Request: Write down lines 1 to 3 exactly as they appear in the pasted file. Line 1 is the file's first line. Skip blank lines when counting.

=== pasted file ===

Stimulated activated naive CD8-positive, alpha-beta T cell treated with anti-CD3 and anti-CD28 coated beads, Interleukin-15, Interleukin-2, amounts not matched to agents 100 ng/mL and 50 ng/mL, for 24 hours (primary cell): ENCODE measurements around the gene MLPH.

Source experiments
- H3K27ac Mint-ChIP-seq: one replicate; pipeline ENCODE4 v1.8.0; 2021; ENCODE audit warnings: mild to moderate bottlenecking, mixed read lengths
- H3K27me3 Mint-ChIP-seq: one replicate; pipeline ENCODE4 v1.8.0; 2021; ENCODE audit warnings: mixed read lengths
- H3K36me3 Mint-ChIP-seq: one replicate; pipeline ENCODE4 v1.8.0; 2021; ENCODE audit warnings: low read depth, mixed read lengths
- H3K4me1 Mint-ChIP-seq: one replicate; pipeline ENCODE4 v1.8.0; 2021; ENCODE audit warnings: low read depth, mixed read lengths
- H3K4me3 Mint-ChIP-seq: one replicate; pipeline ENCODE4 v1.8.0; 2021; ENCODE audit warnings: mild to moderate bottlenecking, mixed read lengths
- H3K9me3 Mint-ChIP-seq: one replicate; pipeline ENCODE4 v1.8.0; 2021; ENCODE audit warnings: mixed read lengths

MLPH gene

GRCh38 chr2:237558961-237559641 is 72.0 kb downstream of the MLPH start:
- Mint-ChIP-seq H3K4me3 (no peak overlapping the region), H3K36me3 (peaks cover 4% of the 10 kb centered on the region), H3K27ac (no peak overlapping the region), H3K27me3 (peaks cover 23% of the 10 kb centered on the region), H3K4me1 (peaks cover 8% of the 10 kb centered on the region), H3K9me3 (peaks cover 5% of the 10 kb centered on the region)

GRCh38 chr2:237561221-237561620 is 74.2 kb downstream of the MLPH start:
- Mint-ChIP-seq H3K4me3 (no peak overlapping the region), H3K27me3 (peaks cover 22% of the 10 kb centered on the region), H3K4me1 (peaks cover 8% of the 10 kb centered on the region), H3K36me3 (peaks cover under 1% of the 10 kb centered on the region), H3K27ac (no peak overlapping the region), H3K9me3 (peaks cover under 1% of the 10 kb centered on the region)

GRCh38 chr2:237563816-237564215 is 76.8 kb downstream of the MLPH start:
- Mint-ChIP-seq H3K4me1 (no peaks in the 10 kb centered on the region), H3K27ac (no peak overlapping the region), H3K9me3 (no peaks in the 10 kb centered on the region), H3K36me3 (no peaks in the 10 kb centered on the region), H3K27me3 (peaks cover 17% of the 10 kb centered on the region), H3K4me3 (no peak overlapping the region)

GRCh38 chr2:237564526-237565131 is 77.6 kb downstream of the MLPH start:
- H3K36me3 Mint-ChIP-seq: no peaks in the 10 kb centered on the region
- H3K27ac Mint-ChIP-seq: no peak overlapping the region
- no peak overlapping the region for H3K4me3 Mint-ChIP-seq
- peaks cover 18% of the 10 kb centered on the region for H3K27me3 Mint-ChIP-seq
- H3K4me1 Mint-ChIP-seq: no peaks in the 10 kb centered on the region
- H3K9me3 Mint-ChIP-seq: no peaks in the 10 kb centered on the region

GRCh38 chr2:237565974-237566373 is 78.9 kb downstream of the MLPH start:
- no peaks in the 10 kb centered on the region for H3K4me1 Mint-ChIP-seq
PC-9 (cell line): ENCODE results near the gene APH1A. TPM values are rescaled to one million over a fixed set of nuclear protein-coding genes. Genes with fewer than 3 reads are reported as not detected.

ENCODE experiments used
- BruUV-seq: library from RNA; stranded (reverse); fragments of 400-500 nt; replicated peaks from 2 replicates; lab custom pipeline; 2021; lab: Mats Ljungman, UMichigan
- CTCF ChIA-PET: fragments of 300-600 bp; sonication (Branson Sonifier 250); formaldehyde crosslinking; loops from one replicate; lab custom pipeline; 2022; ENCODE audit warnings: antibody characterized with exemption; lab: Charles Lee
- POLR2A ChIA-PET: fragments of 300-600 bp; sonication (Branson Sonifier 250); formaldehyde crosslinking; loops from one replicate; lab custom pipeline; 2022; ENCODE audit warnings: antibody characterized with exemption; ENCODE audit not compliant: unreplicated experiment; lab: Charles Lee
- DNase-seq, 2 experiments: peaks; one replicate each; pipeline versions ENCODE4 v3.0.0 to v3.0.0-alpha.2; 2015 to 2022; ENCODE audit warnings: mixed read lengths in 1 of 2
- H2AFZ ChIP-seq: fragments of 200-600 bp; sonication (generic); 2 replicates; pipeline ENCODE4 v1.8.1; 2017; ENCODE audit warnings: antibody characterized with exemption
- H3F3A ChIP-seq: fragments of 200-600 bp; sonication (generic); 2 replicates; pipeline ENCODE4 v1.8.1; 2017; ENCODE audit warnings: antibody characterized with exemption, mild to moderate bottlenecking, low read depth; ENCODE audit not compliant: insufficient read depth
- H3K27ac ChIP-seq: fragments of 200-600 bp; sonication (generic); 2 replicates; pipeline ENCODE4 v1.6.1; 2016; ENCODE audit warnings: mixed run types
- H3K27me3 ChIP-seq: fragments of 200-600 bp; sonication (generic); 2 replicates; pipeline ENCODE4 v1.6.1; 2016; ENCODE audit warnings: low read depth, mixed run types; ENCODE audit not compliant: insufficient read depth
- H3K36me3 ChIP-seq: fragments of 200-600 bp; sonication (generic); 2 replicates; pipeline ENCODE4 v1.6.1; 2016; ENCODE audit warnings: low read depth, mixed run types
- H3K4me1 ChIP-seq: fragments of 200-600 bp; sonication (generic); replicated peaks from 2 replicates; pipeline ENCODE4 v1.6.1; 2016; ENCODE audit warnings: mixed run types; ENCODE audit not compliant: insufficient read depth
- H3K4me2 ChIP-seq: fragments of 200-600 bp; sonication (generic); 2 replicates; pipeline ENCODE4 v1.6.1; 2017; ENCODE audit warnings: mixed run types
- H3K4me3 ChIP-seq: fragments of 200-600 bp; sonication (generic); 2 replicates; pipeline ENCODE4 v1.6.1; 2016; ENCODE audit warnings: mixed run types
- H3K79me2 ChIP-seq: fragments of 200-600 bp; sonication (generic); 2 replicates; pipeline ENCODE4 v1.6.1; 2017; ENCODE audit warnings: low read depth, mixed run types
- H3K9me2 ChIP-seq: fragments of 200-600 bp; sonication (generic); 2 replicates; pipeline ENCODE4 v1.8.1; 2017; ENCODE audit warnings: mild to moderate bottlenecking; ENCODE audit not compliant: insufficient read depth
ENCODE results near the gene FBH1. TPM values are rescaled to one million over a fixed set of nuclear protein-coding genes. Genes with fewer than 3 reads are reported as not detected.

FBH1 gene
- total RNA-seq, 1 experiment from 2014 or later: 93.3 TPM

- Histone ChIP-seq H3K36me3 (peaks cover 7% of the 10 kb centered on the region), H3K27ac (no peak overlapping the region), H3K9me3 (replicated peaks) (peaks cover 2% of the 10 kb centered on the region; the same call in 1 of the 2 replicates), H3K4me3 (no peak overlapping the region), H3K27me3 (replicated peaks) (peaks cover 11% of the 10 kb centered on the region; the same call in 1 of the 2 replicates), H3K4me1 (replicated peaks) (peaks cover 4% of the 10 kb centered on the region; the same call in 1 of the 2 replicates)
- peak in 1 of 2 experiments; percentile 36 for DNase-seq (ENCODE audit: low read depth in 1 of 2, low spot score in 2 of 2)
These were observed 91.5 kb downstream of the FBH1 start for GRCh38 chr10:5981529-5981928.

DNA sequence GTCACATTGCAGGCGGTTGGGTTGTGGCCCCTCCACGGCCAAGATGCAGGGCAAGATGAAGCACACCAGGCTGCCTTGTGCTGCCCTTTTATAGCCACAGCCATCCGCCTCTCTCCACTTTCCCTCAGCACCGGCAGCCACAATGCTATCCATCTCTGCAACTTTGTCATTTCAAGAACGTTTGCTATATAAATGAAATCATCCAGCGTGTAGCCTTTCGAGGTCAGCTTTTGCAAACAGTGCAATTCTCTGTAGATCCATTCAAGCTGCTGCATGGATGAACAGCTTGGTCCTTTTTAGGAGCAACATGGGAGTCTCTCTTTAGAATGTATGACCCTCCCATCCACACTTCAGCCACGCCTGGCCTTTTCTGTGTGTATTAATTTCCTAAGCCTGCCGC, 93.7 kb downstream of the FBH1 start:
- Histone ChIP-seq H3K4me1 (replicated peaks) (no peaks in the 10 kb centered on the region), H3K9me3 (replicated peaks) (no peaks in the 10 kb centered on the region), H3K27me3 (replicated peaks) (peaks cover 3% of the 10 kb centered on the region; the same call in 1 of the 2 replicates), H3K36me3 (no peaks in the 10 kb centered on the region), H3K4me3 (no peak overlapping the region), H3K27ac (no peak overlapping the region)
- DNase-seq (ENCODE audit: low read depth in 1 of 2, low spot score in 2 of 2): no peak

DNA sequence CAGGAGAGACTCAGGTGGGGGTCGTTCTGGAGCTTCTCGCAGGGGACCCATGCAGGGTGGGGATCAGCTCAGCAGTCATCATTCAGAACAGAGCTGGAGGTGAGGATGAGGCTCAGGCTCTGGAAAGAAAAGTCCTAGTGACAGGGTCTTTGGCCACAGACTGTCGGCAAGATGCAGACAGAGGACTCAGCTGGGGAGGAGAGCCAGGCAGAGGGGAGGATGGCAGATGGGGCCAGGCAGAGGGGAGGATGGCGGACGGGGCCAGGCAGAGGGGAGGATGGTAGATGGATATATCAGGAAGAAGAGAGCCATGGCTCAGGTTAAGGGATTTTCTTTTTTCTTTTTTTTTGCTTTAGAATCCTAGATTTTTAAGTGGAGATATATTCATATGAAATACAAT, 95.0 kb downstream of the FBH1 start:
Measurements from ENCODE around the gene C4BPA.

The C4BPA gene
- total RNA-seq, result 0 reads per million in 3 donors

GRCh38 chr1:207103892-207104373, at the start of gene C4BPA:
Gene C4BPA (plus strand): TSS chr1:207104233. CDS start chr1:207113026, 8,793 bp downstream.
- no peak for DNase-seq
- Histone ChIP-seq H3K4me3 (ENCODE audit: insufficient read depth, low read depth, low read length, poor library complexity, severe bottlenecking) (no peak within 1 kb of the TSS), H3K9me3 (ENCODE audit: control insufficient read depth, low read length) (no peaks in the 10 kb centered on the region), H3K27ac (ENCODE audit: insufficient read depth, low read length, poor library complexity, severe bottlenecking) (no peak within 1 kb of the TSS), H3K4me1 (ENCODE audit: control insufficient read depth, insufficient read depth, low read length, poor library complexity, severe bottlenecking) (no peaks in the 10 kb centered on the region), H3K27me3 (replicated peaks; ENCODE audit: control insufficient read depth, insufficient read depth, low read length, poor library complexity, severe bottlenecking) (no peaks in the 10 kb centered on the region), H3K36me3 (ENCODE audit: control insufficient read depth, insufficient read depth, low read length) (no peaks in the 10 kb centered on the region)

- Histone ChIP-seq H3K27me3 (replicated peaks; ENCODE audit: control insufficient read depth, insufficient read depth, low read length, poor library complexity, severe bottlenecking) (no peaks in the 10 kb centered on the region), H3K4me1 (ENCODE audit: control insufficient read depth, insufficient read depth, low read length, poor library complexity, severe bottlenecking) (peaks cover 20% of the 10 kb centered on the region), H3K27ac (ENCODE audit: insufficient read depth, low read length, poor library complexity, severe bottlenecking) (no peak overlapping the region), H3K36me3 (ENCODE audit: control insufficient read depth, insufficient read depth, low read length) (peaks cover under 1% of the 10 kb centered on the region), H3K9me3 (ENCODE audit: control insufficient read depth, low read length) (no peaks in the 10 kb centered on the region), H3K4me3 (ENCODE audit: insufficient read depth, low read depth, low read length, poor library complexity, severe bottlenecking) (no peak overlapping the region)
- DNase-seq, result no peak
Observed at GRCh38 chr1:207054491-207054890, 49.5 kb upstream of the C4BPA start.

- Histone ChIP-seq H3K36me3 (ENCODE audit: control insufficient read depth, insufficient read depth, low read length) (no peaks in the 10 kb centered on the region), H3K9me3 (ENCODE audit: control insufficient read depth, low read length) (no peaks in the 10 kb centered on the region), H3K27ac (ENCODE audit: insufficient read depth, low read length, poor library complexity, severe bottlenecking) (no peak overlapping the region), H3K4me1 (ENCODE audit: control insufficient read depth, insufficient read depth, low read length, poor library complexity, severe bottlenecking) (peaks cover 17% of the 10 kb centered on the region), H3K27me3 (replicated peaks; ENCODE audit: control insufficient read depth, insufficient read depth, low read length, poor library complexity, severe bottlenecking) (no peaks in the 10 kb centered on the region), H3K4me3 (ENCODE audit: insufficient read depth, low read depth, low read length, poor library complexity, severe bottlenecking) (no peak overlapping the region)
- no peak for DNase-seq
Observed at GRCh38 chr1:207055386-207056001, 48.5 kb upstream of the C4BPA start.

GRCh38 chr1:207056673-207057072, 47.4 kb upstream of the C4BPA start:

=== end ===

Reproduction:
Stimulated activated naive CD8-positive, alpha-beta T cell treated with anti-CD3 and anti-CD28 coated beads, Interleukin-15, Interleukin-2, amounts not matched to agents 100 ng/mL and 50 ng/mL, for 24 hours (primary cell): ENCODE measurements around the gene MLPH.

Source experiments
- H3K27ac Mint-ChIP-seq: one replicate; pipeline ENCODE4 v1.8.0; 2021; ENCODE audit warnings: mild to moderate bottlenecking, mixed read lengths